For those who want to learn about -- or remember -- what it was like, I recommend the 2011 documentary We Were Here. With honesty and grace, the film examines the arrival and impact of AIDS on San Francisco. It focuses on give people who were there before and during the AIDS crisis and has lots of film documenting the LGBT experience in the San Francisco over the decades. For me everyone in the movie looked like someone I knew. ALL the faces were familiar! It seemed like I recognized every face, even though they were strangers. Watching the video is both heartbreaking and inspirational.

A spiritual response it provided by the following AIDS prayer by Diann L. Neu, cofounder and codirector of the Women’s Alliance for Theology, Ethics and Ritual (WATER). It was published in Equal Rites: Lesbian and Gay Worship, Ceremonies, and Celebrations:

One Person: Compassionate Holy One, open our hearts and minds and hands so that we may connect ourselves to the global community of others responding to AIDS as we pray:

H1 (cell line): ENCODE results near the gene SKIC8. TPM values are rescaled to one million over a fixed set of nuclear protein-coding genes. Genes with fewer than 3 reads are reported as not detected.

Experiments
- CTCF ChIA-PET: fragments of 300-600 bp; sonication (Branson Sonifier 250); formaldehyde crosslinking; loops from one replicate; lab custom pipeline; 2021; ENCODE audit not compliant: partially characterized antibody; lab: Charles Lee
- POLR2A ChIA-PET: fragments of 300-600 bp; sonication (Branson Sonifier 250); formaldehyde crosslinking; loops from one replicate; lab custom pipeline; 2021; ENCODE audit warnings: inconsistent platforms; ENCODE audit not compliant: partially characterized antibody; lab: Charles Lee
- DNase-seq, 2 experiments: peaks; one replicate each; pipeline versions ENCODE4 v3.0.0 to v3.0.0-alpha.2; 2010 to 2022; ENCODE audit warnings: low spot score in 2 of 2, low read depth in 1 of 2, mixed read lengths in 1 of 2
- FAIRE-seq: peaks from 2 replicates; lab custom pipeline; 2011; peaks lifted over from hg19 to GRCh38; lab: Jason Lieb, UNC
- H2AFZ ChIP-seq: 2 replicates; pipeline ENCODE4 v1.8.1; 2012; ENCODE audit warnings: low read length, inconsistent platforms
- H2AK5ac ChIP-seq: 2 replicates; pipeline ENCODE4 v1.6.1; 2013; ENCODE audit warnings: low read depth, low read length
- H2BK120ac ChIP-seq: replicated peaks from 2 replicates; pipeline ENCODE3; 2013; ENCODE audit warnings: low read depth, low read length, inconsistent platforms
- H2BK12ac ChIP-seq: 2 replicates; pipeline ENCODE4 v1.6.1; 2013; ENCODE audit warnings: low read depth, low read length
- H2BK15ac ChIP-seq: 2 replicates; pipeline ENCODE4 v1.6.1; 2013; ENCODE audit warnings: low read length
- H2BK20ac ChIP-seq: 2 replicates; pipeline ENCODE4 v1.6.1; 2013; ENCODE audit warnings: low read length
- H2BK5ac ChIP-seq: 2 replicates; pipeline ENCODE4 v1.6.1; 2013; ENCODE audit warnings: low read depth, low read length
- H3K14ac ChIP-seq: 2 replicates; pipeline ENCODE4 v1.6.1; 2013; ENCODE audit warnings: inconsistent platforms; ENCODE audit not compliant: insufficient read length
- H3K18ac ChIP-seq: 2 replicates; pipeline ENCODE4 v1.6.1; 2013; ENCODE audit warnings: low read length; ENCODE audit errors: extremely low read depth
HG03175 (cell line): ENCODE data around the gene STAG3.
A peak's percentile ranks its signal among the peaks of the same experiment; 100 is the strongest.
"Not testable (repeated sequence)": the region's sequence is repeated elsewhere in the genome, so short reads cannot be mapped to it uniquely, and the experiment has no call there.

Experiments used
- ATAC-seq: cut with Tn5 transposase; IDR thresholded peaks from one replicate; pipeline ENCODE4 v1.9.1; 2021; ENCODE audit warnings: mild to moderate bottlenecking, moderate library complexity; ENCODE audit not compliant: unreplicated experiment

We remember all the women, men, and children in this country and around the world who are living with AIDS.

All: Justice demands that we remember and respond.

One: We remember all who care for people living and dying with AIDS in their homes, in hospices, and in support centers.

All: Justice demands that we remember and respond.

One: We remember all who are involved in research and hospital care that they may respect the dignity of each person.

All: Justice demands that we remember and respond.

One: We remember all partners who are left mourning for their beloved ones.

All: Justice demands that we remember and respond.

One: We remember all parents who learn the truth of their children’s lives through their process of facing death….
We remain vigilant,
Until a cure for AIDS is found,
Until those dying with AIDS are comforted,